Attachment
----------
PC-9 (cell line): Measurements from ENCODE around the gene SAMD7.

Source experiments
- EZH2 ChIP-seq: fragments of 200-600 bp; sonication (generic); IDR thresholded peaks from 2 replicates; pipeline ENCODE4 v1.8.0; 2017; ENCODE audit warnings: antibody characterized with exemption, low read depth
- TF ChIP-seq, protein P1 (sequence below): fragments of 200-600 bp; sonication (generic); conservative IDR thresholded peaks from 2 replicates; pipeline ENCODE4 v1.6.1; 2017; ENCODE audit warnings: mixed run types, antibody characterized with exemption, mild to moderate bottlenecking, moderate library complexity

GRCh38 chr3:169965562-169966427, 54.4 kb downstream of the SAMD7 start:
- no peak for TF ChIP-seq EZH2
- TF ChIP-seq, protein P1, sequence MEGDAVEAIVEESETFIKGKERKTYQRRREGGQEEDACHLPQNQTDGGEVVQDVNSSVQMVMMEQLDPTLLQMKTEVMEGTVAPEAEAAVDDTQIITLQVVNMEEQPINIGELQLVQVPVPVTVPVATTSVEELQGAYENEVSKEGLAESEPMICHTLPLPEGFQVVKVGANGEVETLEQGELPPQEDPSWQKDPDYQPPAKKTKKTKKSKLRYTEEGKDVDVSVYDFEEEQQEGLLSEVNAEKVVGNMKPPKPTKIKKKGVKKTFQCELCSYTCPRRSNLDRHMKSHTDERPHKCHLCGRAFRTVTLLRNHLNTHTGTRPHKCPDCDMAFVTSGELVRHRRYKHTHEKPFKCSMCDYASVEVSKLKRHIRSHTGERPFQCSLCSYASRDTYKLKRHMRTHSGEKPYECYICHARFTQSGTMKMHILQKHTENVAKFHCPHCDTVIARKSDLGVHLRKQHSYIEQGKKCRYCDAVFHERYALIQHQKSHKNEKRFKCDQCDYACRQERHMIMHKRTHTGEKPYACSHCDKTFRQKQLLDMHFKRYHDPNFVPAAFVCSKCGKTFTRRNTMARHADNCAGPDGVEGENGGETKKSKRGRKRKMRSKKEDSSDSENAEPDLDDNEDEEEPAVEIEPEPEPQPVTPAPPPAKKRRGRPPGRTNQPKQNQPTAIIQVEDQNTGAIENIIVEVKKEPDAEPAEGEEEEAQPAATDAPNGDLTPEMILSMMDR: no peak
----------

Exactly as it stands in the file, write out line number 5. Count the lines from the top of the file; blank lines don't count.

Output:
GRCh38 chr3:169965562-169966427, 54.4 kb downstream of the SAMD7 start: